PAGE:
New medicines rise from ocean

Powerful pain-killer, Prialt, is derived from snail venom

Health & Fitness

July 29, 2005|By Knight Ridder / Tribune

PHILADELPHIA -- Suffering from colorectal cancer, Tom McAuliffe was in such pain that he had to sleep standing up, propped against a couch.

Now he can rest easier, thanks to a new pain medicine derived from an unlikely source: the venom of a snail from a coral reef off the Philippines.

When the drug received clearance from the Food and Drug Administration in December, it was believed to be the first time the agency has approved a medicine that is an exact copy of a chemical found in the ocean. Called Prialt, it is used for patients with severe, chronic pain not alleviated by other treatment.

The compound was first isolated by a University of Utah scientist who, as a boy in the Philippines, had been warned to be careful of swimming near the venomous snail.

"I was blown away" to learn the drug's origin, said McAuliffe, 57, a former executive in the arcade-game industry.

Ancient source of help

Scientists say the ocean is a largely untapped reservoir of possible medicines, with at least as much potential as the rain forests that have been popular pharmaceutical hunting grounds. And environmentalists are encouraged, hoping that drug companies will be allies in the quest to prevent the destruction of corals and sponges by fishing trawlers.

Oceana, a nonprofit group based in Washington, expects word this month on its federal petition to stop trawling in unexplored waters. The group's primary goal is to preserve fish habitat, but officials say the promise of the ocean as a medicine cabinet is an added bonus.

George Miljanich, a research fellow at Elan Corp., the Irish firm that makes Prialt, agreed. "We need to preserve these habitats so that we have the time to find the next great drug," he said.

Although the deep reaches of the ocean are largely unexplored, making medicines from so-called natural products is not new. Plants and their extracts have been used to treat ailments for many thousands of years, almost as long as people have been getting sick, said Frank Koehn, director of natural-products discovery for Wyeth Pharmaceuticals.

In the modern era, perhaps the most famous "natural" medicine is Alexander Fleming's accidental discovery, in 1928, of the bacteria-fighting mold that he named penicillin. And in the 1950s, drug makers modified compounds found in sea sponges to create antiviral medicines. Almost half of the drugs on the market today trace their origin to a compound found in nature, Koehn said.

"Mother Nature was there first and has structures and molecules that we've never seen," said David J. Newman, acting chief of the natural-products branch at the National Cancer Institute in Frederick.

Wyeth, along with Bayer and Novartis, is among the few large drug companies with big natural-products programs, focusing its efforts on microbes from the soil and the sea. Wyeth said it had more than 20 scientists working in the field but declined to disclose its spending.

Most natural-product discovery and testing is handled by smaller firms and by academic institutions, such as the Scripps Institution of Oceanography in California, which then license their discoveries to companies.

About 15 drug candidates derived from marine organisms are in various stages of clinical trials for cancer, Newman said. Another half-dozen trials are under way for other diseases. One compound, derived from a creature called the sea squirt, is being tested on cancer at Fox Chase Cancer Center.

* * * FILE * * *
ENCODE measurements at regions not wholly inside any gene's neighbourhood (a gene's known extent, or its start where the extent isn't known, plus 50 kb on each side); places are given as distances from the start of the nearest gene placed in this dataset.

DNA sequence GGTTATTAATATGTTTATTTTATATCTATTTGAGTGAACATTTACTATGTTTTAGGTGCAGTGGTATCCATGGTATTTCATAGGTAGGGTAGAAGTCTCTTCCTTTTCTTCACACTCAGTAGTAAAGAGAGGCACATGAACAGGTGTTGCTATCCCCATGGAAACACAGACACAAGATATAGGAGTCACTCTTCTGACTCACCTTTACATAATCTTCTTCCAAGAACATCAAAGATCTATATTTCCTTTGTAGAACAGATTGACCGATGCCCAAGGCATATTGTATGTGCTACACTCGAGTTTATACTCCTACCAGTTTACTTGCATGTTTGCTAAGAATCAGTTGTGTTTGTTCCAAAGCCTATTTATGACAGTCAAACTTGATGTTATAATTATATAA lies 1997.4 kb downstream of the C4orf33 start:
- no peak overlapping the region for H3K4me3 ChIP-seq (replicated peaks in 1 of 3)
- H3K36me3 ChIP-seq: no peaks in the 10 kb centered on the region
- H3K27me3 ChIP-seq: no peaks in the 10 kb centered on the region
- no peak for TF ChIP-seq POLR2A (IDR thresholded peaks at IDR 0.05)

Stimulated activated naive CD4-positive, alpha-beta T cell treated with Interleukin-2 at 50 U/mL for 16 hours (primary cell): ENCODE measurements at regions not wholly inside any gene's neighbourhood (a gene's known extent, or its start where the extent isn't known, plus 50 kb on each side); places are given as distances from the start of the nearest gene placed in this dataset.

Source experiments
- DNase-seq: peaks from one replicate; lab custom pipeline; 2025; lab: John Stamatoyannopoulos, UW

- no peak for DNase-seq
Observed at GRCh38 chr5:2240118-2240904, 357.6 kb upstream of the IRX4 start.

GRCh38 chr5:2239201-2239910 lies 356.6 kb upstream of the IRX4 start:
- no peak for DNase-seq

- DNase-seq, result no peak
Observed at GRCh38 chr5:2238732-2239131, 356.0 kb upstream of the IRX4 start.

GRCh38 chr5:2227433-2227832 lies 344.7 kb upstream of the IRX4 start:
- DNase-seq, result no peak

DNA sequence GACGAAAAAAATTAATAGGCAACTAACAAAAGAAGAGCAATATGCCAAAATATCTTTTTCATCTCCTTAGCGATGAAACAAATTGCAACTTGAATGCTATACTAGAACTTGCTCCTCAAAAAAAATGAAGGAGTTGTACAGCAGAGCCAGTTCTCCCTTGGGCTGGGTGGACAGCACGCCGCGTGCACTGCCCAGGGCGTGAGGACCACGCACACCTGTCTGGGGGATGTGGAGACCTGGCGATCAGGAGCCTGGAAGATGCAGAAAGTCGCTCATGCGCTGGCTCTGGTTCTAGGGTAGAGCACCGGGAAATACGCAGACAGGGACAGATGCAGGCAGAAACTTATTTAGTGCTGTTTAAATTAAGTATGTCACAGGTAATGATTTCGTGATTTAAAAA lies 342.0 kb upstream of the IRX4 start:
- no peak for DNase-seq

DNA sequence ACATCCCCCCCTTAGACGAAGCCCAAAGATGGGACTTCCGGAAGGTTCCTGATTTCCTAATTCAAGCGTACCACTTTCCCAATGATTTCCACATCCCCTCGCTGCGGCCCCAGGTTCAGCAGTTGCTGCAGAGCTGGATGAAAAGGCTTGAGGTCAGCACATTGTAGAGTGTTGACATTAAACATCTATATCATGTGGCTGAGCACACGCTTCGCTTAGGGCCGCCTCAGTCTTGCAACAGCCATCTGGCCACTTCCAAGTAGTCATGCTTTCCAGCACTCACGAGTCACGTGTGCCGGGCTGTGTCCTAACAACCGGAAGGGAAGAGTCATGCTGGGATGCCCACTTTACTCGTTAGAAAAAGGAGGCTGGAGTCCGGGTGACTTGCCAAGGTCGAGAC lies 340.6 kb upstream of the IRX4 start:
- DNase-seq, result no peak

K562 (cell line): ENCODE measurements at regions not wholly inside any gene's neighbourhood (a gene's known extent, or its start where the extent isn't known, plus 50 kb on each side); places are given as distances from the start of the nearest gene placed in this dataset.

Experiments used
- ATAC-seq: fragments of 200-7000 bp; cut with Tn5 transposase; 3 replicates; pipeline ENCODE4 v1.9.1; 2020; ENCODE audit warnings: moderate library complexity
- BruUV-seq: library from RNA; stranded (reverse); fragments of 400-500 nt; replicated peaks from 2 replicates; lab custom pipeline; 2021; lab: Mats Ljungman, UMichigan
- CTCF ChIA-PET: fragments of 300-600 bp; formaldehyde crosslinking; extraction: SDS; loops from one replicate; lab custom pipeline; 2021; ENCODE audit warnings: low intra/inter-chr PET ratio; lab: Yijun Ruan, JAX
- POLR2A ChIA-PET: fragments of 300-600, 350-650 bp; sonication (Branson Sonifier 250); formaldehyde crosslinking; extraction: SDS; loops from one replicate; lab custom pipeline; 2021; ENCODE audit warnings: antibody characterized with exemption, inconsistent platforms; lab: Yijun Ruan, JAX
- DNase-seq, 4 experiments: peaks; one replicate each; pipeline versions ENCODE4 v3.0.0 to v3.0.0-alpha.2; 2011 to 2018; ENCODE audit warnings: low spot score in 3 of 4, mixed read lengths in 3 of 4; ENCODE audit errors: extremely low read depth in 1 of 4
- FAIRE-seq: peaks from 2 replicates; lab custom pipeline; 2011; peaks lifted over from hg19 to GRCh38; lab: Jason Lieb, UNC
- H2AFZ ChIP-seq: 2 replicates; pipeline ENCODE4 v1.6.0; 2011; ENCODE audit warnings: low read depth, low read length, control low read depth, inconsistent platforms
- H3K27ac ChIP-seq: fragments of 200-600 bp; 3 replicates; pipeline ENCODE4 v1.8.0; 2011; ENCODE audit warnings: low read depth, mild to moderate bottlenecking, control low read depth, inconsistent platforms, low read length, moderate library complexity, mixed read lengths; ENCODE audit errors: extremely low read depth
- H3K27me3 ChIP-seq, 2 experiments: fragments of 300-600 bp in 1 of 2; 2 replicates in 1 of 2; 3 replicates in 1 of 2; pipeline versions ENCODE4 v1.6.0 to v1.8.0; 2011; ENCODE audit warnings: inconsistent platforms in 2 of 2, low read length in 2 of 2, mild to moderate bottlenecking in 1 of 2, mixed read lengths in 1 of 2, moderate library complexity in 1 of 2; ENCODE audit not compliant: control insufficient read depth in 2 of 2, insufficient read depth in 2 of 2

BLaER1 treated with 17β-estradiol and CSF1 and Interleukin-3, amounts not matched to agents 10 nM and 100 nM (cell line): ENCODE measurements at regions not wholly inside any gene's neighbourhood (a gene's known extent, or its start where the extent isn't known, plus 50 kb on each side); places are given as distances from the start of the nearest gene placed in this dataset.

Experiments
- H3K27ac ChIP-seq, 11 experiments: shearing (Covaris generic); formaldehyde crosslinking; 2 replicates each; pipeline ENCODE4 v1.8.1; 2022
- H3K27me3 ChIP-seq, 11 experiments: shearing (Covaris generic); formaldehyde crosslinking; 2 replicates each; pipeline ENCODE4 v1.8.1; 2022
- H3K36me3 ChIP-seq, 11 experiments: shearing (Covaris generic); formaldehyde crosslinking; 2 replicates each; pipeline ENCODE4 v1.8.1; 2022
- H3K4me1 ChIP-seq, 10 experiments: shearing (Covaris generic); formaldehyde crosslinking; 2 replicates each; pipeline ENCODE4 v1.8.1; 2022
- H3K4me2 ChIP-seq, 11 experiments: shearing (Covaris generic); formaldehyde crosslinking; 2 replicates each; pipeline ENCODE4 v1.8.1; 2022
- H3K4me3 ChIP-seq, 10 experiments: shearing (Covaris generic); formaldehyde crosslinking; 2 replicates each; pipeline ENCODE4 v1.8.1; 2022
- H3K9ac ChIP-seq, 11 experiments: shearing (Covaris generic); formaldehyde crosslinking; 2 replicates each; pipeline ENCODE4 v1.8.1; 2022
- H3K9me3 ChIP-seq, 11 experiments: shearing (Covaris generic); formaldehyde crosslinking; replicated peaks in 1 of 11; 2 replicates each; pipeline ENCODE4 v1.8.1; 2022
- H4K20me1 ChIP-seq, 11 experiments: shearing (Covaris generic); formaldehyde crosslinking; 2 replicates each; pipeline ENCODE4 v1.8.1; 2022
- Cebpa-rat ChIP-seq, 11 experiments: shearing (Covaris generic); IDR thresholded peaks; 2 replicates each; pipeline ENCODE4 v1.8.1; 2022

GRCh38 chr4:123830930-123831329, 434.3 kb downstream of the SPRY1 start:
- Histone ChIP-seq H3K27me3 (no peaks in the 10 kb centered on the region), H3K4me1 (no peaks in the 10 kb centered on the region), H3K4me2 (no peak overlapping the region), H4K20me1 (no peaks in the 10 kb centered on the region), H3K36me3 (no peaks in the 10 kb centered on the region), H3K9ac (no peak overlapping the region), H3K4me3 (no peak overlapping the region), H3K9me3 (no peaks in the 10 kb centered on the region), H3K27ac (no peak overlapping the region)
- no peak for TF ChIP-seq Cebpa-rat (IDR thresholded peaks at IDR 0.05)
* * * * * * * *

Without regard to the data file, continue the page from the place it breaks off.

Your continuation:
Supporters caution against the idea that every plant or animal is brimming with potential medicines. Wyeth's Koehn estimated that of the thousands of microbial strains in the company's library, fewer than 1 percent score a "hit" -- some type of biological response that is worth pursuing -- when tested in the lab on a particular enzyme or cell.

But the odds are good enough, said Newman -- especially in the ocean. We share common ancestors with marine life, and so it is not surprising that marine-based compounds could provoke various impacts in humans, he said.

"The odds are better for natural products" than for the man-made variety, Newman said. "Mother Nature has designed them to do things."

And because sea creatures live in the water, any compounds that they secrete are likely to be potent because they must overcome dilution, he said.

The snail toxin now being injected into Tom McAuliffe's spine, for example, is 1,000 times as potent as morphine.

Cone snail used

Prialt's road from ocean to doctor's office was a long one.

Although scientists have since learned how to make the drug in the lab, the compound initially was extracted from a cone snail -- one of several hundred such species that possess a startling method of catching their prey. The animal injects venom into passing fish through its tubular tongue and then swallows its catch with a stomach-like appendage.

Baldomero Olivera, the scientist who learned of the snail as a boy in the Philippines, published a paper in 1985 about toxins in the animal's venom after one of his students isolated them.

One toxin was discovered to block calcium channels that are the key to transmitting impulses from pain nerves to the spinal cord. Morphine has a similar effect, albeit indirectly, and Miljanich, then at the University of California, decided to test it as a medication.

Though more powerful than morphine, Prialt is not addictive, and users do not build up tolerance to it, Miljanich said. But there can be serious side effects, including dizziness, nausea and confusion, and it is reserved for those with severe, chronic pain.

McAuliffe, for one, said he could live with some mental "fogginess" in exchange for being able to sleep at night.

Two days after starting the drug, he said, the excruciating waves of nerve pain were mostly gone.

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